A town of merchants, Bucharest has developed around a neighbourhood known today as the Historical Centre.
A town of merchants, Bucharest has developed around a neighbourhood known today as the Historical Centre or the Old Town, an area that has been boasting up to this day numerous shops, stalls and inns offering accomodation and good food. In time a commercial type of architecture specific to a merchants’ town developed here, which can still be seen today, as some buildings have been preserved up to present.
Art historian Oana Marinache gives us more details about this kind of shops:” We have some very deep cellars here, some dating back to the 17th and 18th centuries. In time, new buildings were erected on top of these cellars. None of them is specific only to the 19th century or the second half of the 18th century. The various stages of construction works, some conducted in different periods, can be identified by studying the cellars. It is very likely that, at first, these buildings only had a basement and a ground floor, serving as shops where various produts were sold. In time, the new generations of merchants, as in Buhcarest we can speak of entire mearchant families from the 19th to the 20th century, decided they needed extra room for their business and added one or even two storeys to their buildings. The new storeys usually served as residence for the merchant family who worked downstairs or were rented out. There were also cases when the rooms upstairs served as offices for the building’s owners or for other people who rented them for the same purpose.”
In time, especially during the quick modernization process in the second half of the 19th century, the commercial activity in Bucharest also intensified. A number of new shops were opened and the buildings started being narrower and extend horizontally either because the space was too small or because the parcels of land were divided between heirs.
This is how things were in the Bucharest’s centre, as on its outskirts, close to the rural areas, these shops were no different from the ones specific to villages. They had the aspect of small cotages, of underground houses or low-rise houses with basements. On the outskirts of Bucharest, merchants’ houses had a porch, just like peasant houses did at the time.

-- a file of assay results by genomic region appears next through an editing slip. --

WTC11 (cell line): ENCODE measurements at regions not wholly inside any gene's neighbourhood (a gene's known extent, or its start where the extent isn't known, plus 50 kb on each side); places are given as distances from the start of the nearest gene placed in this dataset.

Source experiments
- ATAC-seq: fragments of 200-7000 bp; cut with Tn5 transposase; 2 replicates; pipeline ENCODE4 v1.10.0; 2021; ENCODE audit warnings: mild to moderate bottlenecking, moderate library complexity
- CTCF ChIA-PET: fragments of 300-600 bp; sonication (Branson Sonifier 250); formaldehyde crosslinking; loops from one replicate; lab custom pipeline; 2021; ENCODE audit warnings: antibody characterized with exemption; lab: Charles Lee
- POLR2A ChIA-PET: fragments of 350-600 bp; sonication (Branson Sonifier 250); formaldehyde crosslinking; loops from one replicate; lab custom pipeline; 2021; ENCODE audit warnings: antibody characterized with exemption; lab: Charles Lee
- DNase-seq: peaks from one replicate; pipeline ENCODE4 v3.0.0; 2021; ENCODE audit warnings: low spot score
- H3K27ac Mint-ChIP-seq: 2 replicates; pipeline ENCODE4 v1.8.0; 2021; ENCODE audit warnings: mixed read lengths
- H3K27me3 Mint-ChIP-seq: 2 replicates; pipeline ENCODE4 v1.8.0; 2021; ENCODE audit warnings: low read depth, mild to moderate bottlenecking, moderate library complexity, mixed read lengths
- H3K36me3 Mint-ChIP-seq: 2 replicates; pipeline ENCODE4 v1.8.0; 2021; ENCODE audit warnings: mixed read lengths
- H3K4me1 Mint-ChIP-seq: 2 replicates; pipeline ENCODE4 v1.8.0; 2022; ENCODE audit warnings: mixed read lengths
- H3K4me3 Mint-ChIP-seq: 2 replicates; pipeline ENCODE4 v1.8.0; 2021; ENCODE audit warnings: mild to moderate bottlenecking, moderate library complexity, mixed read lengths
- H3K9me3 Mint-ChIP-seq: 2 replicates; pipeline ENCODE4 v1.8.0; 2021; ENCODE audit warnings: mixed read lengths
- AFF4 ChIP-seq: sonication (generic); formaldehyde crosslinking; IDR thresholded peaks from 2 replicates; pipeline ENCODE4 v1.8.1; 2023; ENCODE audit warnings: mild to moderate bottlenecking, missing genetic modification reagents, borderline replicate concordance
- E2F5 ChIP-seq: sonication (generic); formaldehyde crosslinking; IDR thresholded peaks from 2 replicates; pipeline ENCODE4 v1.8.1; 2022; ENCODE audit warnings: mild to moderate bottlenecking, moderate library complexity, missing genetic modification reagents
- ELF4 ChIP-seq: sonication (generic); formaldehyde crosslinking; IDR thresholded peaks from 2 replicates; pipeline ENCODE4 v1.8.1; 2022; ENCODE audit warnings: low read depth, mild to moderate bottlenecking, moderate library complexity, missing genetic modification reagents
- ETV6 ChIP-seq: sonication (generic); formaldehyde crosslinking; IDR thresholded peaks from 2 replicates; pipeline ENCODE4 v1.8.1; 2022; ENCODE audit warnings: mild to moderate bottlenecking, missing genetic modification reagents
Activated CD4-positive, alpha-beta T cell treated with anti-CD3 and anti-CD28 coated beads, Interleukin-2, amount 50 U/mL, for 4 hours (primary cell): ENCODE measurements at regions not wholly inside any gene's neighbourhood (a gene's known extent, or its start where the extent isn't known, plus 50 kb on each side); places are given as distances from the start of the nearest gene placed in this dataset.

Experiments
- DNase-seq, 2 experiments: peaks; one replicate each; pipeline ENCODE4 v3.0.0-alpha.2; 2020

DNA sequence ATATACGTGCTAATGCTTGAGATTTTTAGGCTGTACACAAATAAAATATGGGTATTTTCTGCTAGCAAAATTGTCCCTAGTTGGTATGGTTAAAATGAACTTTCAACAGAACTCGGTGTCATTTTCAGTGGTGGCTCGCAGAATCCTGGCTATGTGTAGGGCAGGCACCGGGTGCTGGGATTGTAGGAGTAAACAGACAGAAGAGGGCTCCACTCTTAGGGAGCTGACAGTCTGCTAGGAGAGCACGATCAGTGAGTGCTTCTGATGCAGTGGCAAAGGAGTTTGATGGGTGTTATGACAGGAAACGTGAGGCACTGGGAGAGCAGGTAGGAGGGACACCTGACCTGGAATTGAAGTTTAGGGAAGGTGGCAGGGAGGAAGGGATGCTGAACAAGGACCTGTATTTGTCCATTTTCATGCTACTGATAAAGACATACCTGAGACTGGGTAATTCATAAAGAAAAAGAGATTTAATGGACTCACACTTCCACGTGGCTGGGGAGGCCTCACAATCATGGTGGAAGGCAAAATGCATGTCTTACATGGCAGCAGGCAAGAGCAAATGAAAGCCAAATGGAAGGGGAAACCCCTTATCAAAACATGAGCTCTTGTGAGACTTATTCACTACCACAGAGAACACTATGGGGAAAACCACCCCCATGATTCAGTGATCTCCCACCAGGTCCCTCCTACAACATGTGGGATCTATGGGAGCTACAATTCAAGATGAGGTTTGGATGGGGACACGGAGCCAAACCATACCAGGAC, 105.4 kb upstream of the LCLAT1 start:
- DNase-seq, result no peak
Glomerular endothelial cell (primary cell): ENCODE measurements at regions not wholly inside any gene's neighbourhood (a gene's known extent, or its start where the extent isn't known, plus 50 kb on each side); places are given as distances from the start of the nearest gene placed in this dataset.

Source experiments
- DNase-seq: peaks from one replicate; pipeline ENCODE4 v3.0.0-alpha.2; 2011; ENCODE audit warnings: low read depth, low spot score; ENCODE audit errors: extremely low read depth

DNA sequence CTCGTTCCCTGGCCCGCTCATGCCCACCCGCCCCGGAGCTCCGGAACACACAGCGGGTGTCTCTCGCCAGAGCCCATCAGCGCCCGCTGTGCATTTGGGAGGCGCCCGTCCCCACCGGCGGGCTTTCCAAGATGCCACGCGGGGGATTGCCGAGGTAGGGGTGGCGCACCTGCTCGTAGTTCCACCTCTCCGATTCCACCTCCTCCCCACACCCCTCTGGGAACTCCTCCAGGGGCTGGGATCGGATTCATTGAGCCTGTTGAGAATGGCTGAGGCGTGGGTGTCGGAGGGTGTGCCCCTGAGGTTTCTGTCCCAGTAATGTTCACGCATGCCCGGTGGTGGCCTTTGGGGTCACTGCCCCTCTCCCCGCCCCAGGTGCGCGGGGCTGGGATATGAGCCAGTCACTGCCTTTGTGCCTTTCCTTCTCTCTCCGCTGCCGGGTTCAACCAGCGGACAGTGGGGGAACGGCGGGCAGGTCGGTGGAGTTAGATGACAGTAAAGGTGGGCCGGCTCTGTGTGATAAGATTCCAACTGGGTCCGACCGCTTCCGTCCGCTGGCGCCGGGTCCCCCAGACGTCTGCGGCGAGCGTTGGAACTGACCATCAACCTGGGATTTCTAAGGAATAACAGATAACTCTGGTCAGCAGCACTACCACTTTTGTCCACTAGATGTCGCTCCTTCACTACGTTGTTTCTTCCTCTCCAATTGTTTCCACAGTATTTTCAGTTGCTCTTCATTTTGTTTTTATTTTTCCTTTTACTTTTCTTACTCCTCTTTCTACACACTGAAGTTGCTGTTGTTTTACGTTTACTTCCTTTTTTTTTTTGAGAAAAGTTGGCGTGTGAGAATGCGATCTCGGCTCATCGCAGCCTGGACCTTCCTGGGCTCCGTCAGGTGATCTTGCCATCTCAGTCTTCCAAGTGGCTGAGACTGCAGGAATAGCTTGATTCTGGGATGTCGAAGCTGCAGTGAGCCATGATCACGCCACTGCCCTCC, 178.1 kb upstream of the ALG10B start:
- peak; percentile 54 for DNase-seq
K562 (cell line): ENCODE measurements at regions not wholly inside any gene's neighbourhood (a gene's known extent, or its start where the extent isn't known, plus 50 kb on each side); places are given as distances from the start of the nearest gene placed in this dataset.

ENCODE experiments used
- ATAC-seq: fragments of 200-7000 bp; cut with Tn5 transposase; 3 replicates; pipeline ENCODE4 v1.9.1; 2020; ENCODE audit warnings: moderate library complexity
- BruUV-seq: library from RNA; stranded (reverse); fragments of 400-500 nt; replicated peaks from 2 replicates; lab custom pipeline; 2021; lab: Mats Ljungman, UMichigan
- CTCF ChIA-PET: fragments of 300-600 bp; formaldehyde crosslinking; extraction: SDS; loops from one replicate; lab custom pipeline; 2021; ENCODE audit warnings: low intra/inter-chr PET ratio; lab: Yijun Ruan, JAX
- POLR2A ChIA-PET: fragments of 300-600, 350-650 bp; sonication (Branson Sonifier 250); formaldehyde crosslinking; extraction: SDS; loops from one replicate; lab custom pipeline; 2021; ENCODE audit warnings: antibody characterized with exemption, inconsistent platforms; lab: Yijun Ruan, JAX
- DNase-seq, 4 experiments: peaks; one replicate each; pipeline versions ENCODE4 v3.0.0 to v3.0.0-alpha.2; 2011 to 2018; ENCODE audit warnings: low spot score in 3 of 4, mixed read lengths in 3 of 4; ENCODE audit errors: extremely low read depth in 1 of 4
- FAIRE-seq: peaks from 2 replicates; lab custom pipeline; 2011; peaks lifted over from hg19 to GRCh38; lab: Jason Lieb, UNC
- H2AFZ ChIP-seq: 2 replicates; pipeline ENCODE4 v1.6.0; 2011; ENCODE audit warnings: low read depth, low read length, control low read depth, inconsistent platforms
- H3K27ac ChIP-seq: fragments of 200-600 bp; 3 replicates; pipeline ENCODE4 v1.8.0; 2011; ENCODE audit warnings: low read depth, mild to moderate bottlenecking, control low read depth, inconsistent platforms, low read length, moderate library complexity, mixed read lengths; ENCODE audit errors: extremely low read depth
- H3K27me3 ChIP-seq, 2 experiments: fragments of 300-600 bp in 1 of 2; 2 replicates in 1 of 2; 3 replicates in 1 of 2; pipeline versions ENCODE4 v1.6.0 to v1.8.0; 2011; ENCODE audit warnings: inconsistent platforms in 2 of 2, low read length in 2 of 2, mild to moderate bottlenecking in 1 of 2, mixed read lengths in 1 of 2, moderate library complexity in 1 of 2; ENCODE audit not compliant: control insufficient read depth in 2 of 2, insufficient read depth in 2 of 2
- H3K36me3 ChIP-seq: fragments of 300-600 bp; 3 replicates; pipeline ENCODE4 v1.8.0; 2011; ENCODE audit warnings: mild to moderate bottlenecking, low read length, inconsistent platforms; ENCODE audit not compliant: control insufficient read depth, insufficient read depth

In the center, however, the artchitectural influences were diffferent. Oana Marinache: “What we actually see here dates back to the years before the Great Fire of 1847. These buildings went through some radical changes chiefly in the second half of the 19th century. After getting contact with other trade centers, mainly with German-speaking centers in Brasov, Sibiu and even Vienna, the architecture of these buildings radically changed. Gradually, some of these merchants, mainly those belonging to the middle-class, but also those in the upper classes who were mainly of Jewish descent, could afford building some sort of department stores resembling those in Paris or Vienna, shops selling a variety of products. One of those high-end shops, mostly frequented by women, was ‘Au bon gout’ as most of the local shop owners used to borrow names from the French space.
The store was owned by Jewish traders. Ownership deeds include the name of a certain Mr. Ascher. In line with the trend of the time, he commissioned architect Filip Xenopol to design of one of the largest buildings in the old city, between the Lipscani and Stavropoleos streets, where the Chrisovelloni bank stands. Actually, the building stood up until 1925, and it was one of the largest stores in the city.”
Bucharest inns, as famous as the stores, have disappeared in time too. Those that have survived have been drastically made over, as compared to their original architecture, as historian Oana Marinache told us: “Definitely, many people have visited the ARCUB Cultural Center, where the old Hagi Tudorache inn used to stand or the famous ‘Hanul cu Tei’. These are examples of commercial architecture from the early 19th century, although they have undergone many refurbishing and restoration works, especially in the 20th century. Also, Hanul lui Manuc (Manuc’s Inn) is still standing, probably the best known landmark of the Old Center in Bucharest, which has been restored by preserving the characteristics of early 19th century architecture.”